“More than 40 historic sites, including a mosque, a church and an ancient bath, were damaged or destroyed in Gaza during the 51-day war this summer, reports the Middle East news organisation Al-Monitor.”
The Clyfford Still Museum in Denver has exceeded every expectation in its first three years of operation, “quieting some who doubted that Still, a pioneer of Abstract Expressionism but never a household name, could carry a single-artist museum, let alone one constrained by a will dictating that no work by any other artist could be ever be shown there.”
“Many people donate percentages of a painting to a museum over several years so that the deduction matches their income. While the ultimate goal is to give 100 percent of the painting to the museum, people might be deterred from giving art gradually if the I.R.S. discounted the value for charitable gifts.”
“The Metropolitan Museum of Art played the role of deus ex machina late last week, agreeing to purchase a trove of Egyptian antiquities that were about to go on the block at Bonhams in London, consigned by a St. Louis archaeological society. Archaeologists and historians alike had assailed the auction, fearing that the nearly 4,000-year-old artifacts would disappear into the hands of private collectors.”
“It is far from common for an artist to revisit the site of a commission to recreate the work of decades past. In [Sheila] Hicks’s case, the effort is particularly unusual. She turned 80 in July. She lives in Paris. She had to finance much of the project herself. And at this stage in her career, she had nothing to prove.”
“The performance will last until her rapist has left campus. The mattress will only be carried on campus. She cannot ask for help, but can accept it once it is offered. Once a person helps her carry the mattress, they enter into ‘the space of performance.’ By quite literally bringing the site of the crime (in this case an ostensibly ‘safe’ domestic space) into public sight, Sulkowicz’s performance relocates its subject in between the shifting grounds of public and private, personal and political.”
Opening the three museums every day of the week “will allow better access for the public and better access to the works” housed there, said the culture ministry. It added it would hold consultations with unions about the change, and predicted that the “net economic effect would be positive”, with ticket receipts outweighing the costs involved.”
“Andres Bautista, chairman of the Presidential Commission on Good Government, said court sheriffs also tried to seize paintings from a condominium belonging to Marcos’ widow, Imelda. He said the sheriffs were kept waiting outside for an hour, and when they entered they saw her crying and found only empty walls and hooks that once held paintings.”
“After a five-year conservation effort to restore its original colour balance, height, and spatial configuration, Henri Matisse’s The Swimming Pool returns to view at New York City’s Museum of Modern Art … This video takes viewers behind the scenes of MoMA’s ambitious conservation effort and reveals the process behind bringing this iconic work back to life.”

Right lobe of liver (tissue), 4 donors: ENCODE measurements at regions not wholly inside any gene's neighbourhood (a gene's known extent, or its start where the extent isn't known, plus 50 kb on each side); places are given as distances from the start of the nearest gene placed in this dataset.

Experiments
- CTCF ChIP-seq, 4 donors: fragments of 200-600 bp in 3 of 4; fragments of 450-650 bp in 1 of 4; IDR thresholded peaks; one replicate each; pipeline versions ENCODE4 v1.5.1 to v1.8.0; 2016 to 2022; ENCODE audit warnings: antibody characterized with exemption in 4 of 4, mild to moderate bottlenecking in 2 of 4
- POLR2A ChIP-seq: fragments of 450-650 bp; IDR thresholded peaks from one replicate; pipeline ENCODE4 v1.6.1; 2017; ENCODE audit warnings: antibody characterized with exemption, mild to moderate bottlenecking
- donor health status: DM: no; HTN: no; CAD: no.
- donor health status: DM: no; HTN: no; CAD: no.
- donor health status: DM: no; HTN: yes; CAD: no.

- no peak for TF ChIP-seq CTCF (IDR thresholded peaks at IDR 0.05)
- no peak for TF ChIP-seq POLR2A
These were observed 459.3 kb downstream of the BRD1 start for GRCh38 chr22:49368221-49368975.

“After years of spending time in art museums, I’ve come to accept that I believe wildly contradictory and incompatible things about art. The usual cliché about this realization would be that by forcing us to confront contradiction, art makes us more human. But never trust anyone who says that last part: “art makes us more human.” That’s meaningless.”
“The dominant architectural site in the city is [no longer] the Sacred Mosque, where the Kaaba, the symbolic focus of Muslims everywhere, is. It is the obnoxious Makkah Royal Clock Tower hotel … The city is now surrounded by the brutalism of rectangular steel and concrete structures – an amalgam of Disneyland and Las Vegas.”
“Using Google Earth, researchers have discovered an archeological gem in northern Kazakhstan—more than 50 previously unknown geoglyphs of different geometric shapes and sizes sprawled across the landscape. Geoglyphs are large designs created on the surface of the ground, usually made by arranging stones or sculpting the earth.”
“The Demuth Museum and the Lancaster Museum of Art will merge into one museum at two locations. … The museums will not change their names, nor will they unite under an umbrella title, Lampe said, because the community has strong ties to both museums. … [but] they will be a single 501(c)(3) nonprofit organization with one staff and one board of trustees.”
“With more than one million visitors a year, Longwood – the former estate of the industrialist Pierre S. du Pont, who designed and built the Fountain Garden in 1931 for his own entertainment – is the most popular public garden in the country.” Currently, the fountains’ original plumbing – described as “a network of Band-Aids” – is still in use.
“Michelangelo was said to have mixed the pigments for his work and painted the frescos using natural light, and for centuries, the only illumination came through the few windows in the chapel or from candlelight. In modern times, Vatican officials blocked off the windows for fear the sunlight would damage the frescos. In the 1980s, the museum installed a halogen system that emitted low-level lighting to protect the artworks.” Now, things are changing.